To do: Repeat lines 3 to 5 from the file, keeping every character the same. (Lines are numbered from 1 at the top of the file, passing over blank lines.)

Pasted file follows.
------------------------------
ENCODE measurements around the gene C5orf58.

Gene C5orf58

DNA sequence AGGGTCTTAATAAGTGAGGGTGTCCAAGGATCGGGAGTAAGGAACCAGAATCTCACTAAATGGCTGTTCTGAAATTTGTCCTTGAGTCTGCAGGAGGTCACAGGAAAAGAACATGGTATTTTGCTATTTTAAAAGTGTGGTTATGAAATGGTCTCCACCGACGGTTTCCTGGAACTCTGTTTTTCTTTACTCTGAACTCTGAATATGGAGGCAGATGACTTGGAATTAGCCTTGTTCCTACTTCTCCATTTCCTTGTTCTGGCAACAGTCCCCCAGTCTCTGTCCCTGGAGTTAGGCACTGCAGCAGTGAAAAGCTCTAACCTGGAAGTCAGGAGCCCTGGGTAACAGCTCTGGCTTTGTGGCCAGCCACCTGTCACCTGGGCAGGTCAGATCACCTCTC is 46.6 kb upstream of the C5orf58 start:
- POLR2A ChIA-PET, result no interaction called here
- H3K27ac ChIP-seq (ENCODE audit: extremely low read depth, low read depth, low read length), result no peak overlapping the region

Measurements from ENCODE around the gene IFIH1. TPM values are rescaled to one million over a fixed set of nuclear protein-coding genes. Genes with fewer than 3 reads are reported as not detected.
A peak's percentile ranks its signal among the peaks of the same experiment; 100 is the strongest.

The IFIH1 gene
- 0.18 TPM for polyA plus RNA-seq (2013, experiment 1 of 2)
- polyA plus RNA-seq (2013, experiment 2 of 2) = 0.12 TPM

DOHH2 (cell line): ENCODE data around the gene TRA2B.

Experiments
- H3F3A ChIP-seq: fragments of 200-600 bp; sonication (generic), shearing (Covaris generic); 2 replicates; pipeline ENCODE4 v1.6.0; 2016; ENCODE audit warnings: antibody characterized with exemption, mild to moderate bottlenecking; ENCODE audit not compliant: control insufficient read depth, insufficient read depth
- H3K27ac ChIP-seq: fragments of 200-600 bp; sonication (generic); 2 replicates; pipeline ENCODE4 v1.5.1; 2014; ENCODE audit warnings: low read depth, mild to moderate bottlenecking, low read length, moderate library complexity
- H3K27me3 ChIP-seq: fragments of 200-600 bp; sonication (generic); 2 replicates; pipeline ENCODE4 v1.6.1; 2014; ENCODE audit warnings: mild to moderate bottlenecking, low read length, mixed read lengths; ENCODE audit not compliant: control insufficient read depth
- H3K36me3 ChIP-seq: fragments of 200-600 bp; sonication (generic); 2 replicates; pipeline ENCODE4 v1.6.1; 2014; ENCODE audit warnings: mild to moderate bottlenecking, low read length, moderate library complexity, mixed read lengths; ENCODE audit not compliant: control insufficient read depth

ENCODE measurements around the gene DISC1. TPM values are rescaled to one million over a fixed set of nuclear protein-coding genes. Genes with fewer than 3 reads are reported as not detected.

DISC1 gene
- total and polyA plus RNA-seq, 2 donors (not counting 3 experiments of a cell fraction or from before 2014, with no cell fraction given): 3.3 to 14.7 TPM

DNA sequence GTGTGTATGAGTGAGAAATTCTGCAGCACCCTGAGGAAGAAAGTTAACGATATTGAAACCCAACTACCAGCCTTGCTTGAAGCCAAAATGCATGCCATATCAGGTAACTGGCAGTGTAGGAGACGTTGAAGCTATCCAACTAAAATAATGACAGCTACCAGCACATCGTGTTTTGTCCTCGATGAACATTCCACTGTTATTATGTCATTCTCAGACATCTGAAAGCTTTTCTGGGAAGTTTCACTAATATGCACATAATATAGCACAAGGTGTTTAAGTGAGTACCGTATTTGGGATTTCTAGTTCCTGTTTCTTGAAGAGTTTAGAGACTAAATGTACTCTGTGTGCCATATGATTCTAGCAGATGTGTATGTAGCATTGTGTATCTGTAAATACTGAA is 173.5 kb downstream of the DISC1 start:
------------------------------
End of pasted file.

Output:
DNA sequence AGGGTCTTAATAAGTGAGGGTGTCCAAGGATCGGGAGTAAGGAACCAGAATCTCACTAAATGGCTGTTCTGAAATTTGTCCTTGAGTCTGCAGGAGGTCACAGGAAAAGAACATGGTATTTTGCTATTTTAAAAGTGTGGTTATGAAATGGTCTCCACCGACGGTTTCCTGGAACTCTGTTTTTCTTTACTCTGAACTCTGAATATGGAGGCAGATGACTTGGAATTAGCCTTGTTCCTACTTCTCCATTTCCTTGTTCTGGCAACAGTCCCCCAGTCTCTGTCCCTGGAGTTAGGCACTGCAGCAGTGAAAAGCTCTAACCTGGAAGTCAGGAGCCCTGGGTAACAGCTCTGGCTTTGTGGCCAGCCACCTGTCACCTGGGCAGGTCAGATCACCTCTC is 46.6 kb upstream of the C5orf58 start:
- POLR2A ChIA-PET, result no interaction called here
- H3K27ac ChIP-seq (ENCODE audit: extremely low read depth, low read depth, low read length), result no peak overlapping the region